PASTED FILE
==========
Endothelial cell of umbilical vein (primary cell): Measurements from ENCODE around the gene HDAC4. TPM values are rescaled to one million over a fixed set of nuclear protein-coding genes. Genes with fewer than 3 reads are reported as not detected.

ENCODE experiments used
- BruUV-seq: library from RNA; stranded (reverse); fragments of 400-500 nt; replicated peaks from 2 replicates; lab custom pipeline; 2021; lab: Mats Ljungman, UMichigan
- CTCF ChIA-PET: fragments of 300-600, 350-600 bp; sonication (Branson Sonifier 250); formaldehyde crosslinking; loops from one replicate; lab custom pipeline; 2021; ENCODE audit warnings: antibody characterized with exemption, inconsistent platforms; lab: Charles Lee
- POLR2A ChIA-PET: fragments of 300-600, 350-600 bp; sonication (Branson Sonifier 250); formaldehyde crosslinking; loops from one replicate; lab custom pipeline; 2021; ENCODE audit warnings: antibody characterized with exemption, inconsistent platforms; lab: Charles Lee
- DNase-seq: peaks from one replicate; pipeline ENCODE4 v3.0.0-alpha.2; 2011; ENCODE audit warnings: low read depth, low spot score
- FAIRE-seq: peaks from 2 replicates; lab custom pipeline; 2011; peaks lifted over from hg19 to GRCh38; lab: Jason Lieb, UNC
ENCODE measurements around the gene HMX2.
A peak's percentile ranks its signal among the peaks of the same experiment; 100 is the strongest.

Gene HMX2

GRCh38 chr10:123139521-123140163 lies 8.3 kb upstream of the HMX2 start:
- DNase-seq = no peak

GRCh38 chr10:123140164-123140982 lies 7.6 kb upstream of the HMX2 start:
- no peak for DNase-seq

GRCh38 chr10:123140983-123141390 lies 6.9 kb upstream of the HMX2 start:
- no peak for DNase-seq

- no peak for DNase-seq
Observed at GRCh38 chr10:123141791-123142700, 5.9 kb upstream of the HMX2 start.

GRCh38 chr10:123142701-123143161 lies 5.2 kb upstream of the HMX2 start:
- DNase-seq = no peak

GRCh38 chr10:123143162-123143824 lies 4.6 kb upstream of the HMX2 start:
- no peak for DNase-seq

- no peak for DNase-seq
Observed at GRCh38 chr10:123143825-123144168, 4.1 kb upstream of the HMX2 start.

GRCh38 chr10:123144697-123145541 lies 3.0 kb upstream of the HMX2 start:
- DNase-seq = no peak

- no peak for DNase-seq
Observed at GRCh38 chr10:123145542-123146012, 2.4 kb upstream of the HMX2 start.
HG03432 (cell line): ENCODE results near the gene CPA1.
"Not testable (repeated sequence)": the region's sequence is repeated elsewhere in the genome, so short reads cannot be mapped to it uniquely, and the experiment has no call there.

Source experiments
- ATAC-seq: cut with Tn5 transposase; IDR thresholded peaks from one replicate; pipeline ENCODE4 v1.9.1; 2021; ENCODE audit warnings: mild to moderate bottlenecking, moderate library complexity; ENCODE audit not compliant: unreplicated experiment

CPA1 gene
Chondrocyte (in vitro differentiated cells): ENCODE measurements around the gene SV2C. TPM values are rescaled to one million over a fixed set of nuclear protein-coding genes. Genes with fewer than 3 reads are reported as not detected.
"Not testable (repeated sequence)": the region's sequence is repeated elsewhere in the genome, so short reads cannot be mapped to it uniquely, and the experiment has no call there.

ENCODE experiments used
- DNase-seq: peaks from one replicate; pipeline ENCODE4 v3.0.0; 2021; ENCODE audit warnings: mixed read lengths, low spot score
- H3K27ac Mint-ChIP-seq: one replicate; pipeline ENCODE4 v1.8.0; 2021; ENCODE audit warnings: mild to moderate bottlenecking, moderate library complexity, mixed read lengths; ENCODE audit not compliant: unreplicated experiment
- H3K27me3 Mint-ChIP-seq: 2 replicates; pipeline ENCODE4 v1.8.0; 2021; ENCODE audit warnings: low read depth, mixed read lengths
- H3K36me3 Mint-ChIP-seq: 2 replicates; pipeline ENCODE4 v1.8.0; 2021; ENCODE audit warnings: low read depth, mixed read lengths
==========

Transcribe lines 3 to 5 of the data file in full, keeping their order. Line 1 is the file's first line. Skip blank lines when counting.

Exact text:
- BruUV-seq: library from RNA; stranded (reverse); fragments of 400-500 nt; replicated peaks from 2 replicates; lab custom pipeline; 2021; lab: Mats Ljungman, UMichigan
- CTCF ChIA-PET: fragments of 300-600, 350-600 bp; sonication (Branson Sonifier 250); formaldehyde crosslinking; loops from one replicate; lab custom pipeline; 2021; ENCODE audit warnings: antibody characterized with exemption, inconsistent platforms; lab: Charles Lee
- POLR2A ChIA-PET: fragments of 300-600, 350-600 bp; sonication (Branson Sonifier 250); formaldehyde crosslinking; loops from one replicate; lab custom pipeline; 2021; ENCODE audit warnings: antibody characterized with exemption, inconsistent platforms; lab: Charles Lee